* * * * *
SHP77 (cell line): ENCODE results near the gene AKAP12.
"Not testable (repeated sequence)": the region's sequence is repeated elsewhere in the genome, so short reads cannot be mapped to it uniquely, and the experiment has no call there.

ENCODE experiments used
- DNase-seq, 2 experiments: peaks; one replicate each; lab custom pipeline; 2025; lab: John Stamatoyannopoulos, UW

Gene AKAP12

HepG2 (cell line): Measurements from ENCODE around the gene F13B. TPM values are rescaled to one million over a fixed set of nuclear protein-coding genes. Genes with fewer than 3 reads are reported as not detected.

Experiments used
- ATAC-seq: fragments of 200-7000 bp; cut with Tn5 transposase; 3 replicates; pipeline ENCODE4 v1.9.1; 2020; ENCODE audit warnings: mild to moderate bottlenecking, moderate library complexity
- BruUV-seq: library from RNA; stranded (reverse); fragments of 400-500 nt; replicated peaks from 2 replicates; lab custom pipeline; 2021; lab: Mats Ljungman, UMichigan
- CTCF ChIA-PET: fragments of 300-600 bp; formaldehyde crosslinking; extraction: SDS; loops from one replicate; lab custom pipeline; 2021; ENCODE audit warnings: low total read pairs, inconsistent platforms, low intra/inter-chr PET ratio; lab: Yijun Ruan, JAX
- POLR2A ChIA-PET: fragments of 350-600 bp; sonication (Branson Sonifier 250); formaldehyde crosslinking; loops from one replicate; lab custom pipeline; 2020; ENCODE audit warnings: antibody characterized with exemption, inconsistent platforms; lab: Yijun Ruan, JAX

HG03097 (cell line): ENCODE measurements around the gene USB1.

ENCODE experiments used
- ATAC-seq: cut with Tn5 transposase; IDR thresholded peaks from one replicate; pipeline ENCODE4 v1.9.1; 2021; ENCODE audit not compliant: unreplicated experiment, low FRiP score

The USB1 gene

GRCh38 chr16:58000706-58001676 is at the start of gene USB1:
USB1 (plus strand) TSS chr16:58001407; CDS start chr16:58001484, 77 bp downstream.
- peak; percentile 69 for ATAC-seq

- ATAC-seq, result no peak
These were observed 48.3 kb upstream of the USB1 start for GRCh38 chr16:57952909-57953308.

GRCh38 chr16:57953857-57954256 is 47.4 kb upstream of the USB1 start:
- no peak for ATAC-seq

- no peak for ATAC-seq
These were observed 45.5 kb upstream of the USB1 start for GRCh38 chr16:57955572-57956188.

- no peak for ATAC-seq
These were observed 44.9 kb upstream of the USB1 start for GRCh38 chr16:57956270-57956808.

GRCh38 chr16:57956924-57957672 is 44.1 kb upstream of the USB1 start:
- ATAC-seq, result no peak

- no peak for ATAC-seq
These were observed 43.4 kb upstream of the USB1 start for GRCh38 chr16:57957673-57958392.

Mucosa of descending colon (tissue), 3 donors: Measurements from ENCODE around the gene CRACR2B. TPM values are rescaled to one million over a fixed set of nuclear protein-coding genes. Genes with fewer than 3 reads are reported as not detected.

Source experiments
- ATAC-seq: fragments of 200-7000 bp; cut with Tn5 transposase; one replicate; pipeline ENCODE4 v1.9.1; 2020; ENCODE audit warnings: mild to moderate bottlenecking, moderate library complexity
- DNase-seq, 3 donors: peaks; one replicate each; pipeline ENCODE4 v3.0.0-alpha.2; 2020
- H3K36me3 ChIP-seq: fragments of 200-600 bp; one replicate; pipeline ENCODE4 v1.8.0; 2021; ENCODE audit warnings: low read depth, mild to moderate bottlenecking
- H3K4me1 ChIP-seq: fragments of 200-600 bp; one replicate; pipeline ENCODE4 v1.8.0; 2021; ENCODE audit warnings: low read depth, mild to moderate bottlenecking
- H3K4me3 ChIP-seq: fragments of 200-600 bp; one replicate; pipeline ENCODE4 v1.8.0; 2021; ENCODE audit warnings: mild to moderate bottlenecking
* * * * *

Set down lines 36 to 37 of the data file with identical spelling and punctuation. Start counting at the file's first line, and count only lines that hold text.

- H3K4me1 ChIP-seq: fragments of 200-600 bp; one replicate; pipeline ENCODE4 v1.8.0; 2021; ENCODE audit warnings: low read depth, mild to moderate bottlenecking
- H3K4me3 ChIP-seq: fragments of 200-600 bp; one replicate; pipeline ENCODE4 v1.8.0; 2021; ENCODE audit warnings: mild to moderate bottlenecking